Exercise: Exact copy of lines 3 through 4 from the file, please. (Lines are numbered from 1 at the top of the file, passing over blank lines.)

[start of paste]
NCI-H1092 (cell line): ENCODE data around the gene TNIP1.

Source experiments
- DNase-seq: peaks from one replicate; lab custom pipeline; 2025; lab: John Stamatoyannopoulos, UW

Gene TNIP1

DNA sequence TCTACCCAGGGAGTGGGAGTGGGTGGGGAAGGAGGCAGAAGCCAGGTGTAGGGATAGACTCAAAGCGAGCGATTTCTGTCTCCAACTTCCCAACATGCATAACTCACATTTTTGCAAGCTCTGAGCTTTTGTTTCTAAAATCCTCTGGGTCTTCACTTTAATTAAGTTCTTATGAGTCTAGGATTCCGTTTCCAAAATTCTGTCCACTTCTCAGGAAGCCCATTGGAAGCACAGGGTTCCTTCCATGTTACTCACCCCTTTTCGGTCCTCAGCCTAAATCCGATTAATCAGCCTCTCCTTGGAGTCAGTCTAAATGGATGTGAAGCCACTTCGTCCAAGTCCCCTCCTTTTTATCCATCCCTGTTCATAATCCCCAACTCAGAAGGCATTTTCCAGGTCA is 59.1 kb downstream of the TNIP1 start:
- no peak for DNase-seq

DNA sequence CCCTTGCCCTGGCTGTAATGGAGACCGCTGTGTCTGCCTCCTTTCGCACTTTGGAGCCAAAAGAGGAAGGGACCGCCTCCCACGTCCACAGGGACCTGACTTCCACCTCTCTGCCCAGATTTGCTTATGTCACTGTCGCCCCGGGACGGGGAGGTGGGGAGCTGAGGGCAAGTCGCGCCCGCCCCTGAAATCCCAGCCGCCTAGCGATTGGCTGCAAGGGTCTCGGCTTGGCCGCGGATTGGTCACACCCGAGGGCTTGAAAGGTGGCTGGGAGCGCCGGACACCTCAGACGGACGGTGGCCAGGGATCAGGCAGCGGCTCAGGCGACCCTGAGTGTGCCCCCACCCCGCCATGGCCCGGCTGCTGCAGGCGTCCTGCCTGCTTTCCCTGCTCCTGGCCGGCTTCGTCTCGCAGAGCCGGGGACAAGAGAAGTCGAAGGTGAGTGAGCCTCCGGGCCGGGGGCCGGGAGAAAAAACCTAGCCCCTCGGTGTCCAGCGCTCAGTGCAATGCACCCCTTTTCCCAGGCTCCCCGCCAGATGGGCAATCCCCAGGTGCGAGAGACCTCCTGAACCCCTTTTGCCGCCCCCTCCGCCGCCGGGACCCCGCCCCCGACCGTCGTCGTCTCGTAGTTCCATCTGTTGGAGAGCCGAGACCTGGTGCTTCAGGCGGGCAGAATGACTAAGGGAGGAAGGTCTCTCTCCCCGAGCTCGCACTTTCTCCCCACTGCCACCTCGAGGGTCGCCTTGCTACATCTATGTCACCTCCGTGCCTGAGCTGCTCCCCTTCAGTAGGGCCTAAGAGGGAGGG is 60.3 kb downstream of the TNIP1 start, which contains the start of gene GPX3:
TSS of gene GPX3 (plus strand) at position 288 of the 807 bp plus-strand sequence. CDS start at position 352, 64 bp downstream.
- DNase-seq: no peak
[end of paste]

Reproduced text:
- DNase-seq: peaks from one replicate; lab custom pipeline; 2025; lab: John Stamatoyannopoulos, UW

Gene TNIP1